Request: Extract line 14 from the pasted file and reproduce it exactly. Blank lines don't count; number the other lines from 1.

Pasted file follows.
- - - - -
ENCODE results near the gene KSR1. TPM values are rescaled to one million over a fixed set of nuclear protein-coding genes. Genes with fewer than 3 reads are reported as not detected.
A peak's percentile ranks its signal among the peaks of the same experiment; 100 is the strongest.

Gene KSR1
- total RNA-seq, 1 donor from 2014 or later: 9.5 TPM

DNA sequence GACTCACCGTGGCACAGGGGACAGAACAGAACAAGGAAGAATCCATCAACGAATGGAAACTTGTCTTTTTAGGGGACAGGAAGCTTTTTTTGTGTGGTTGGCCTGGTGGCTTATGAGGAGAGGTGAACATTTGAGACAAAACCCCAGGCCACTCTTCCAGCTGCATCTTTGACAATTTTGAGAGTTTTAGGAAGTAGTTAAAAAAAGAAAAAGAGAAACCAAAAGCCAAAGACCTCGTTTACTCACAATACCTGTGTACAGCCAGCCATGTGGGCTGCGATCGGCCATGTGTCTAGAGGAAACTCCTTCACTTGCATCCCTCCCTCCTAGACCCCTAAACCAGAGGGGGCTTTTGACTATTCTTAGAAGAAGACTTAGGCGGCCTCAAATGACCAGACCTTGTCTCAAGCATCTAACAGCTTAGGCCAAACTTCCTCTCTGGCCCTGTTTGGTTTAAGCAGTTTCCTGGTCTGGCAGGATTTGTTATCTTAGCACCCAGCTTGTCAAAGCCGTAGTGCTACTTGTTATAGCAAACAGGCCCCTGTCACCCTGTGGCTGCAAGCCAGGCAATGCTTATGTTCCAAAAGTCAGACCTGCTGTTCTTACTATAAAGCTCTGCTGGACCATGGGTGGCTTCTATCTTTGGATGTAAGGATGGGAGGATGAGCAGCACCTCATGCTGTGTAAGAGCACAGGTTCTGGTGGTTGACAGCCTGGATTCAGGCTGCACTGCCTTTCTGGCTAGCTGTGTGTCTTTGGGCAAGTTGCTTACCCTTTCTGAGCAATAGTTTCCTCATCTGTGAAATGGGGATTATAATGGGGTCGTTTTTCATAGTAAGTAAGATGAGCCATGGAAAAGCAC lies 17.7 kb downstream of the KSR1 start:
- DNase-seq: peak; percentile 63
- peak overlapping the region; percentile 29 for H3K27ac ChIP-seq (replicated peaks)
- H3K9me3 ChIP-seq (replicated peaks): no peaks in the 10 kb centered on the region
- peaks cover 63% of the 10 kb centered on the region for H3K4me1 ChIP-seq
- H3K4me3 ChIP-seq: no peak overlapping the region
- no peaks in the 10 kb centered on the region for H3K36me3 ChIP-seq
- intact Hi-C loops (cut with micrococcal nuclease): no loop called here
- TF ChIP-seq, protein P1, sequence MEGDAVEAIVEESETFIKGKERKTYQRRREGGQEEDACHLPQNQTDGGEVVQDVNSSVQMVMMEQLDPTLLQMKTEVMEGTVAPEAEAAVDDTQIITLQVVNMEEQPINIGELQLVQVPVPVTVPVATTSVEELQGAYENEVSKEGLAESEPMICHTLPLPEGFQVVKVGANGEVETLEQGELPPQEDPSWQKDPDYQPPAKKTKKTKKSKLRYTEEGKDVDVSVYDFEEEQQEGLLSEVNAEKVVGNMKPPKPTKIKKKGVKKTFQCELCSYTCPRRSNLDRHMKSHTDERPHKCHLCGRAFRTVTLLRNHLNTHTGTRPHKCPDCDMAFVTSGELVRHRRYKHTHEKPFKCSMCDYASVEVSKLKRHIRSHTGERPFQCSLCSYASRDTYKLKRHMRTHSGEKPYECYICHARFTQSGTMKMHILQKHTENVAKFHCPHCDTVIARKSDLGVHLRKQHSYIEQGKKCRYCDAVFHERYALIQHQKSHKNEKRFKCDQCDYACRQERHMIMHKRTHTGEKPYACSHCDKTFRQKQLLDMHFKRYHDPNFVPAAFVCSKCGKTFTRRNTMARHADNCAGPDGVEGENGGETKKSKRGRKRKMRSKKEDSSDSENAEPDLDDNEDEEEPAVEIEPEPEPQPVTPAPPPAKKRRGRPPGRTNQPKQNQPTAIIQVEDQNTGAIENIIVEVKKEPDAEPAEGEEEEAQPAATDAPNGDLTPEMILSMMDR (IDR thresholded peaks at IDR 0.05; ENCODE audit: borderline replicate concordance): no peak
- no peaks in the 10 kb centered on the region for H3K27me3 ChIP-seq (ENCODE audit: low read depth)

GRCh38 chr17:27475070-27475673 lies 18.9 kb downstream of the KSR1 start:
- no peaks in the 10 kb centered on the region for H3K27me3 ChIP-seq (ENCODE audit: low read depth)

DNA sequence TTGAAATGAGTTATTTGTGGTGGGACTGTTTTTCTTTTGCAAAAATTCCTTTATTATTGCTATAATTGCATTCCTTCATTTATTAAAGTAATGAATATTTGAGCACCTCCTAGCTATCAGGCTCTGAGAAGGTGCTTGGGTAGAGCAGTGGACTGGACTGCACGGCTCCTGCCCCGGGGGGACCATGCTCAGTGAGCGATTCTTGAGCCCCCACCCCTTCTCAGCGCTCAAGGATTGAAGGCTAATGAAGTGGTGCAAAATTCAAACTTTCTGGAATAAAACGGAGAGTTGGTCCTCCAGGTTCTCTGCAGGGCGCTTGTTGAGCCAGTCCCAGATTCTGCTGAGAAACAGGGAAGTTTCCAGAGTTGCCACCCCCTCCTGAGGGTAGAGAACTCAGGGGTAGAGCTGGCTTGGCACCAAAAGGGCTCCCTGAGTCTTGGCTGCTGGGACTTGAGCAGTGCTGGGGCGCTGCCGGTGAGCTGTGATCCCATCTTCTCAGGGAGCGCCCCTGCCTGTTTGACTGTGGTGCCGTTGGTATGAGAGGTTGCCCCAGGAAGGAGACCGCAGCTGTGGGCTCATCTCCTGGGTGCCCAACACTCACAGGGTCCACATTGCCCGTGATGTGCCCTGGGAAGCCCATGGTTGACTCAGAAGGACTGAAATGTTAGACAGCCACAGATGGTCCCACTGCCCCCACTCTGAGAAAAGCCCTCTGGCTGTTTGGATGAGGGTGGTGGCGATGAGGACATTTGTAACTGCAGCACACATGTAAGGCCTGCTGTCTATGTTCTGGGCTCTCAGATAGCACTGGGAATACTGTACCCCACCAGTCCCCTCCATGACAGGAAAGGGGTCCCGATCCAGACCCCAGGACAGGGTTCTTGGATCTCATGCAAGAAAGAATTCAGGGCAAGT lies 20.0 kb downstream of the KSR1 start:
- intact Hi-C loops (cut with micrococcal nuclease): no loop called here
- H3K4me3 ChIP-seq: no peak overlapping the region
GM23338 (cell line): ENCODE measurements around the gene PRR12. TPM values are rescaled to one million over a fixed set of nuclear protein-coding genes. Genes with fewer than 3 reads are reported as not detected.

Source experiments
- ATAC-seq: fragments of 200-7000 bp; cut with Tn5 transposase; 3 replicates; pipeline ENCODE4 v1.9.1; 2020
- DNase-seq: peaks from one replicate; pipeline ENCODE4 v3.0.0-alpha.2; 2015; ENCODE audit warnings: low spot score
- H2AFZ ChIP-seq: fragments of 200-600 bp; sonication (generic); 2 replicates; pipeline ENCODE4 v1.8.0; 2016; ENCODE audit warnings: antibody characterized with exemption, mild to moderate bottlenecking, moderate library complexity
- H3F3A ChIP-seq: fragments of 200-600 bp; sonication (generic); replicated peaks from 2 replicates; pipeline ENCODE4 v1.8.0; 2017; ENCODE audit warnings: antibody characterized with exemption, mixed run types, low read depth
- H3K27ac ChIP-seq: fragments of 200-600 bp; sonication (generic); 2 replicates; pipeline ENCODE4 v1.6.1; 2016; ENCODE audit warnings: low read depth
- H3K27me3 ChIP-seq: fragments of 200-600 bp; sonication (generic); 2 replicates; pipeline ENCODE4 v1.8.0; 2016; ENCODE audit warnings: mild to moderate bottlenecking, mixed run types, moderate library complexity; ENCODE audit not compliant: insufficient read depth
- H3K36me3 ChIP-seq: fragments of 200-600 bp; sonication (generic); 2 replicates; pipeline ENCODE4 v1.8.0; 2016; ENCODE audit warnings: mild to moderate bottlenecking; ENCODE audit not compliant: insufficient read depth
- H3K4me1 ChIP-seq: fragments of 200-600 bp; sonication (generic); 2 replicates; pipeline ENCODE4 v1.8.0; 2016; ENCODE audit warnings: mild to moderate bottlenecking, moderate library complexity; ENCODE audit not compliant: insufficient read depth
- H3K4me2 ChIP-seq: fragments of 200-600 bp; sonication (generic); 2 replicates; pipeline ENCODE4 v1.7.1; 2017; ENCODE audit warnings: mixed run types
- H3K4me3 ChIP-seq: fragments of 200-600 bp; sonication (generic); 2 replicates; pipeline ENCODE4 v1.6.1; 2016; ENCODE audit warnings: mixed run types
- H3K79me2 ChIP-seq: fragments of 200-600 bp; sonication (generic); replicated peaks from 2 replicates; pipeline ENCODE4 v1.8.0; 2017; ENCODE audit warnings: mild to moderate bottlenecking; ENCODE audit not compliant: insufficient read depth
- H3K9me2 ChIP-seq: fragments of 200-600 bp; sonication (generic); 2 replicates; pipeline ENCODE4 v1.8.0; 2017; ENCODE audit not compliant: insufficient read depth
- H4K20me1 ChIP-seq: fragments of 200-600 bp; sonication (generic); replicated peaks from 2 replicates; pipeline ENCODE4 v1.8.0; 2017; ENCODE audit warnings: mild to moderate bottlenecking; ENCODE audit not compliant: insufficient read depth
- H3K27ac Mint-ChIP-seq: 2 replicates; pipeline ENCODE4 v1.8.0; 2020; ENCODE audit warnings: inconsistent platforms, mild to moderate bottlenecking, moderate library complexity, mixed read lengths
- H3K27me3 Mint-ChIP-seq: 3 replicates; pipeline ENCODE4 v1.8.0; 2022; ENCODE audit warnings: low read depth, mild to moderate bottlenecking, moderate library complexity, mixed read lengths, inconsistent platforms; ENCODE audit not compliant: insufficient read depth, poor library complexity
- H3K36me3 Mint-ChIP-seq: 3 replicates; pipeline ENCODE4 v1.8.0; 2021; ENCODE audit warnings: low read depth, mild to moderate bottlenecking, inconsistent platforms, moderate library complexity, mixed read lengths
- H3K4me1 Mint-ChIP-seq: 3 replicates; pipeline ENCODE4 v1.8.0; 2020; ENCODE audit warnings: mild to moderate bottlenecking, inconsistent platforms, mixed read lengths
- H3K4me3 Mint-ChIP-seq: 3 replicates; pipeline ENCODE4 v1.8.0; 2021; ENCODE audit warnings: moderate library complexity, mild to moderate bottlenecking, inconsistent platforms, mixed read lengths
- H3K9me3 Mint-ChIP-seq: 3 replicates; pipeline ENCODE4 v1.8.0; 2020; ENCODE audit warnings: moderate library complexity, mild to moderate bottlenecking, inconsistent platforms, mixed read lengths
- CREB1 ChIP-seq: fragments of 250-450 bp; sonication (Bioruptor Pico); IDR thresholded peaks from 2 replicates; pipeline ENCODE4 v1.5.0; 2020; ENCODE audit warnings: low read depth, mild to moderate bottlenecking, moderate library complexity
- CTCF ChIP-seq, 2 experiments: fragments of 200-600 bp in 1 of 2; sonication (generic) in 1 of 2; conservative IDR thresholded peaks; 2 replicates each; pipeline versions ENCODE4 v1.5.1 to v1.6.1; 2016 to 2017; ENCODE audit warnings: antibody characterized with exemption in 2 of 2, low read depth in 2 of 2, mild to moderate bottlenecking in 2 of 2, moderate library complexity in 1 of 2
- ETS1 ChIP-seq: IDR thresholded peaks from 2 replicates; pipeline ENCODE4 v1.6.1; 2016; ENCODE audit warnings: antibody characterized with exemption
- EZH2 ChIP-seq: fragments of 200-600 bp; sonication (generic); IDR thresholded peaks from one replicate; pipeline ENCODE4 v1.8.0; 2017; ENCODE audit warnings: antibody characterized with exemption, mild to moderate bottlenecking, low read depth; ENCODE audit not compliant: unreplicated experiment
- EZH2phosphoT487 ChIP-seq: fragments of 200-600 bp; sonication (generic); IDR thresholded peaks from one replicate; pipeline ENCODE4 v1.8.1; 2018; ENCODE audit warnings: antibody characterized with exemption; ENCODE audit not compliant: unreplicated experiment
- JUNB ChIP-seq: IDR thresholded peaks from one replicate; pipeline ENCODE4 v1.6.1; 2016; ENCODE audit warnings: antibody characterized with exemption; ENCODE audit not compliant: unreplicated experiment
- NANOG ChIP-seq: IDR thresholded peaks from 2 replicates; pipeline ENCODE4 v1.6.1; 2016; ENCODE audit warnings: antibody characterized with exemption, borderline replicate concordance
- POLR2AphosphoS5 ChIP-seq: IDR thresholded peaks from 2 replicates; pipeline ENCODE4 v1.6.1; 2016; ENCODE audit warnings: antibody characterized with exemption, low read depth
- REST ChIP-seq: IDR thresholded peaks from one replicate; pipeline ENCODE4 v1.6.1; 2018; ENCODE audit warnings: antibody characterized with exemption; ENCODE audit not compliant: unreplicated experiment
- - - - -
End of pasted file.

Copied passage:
- no peaks in the 10 kb centered on the region for H3K27me3 ChIP-seq (ENCODE audit: low read depth)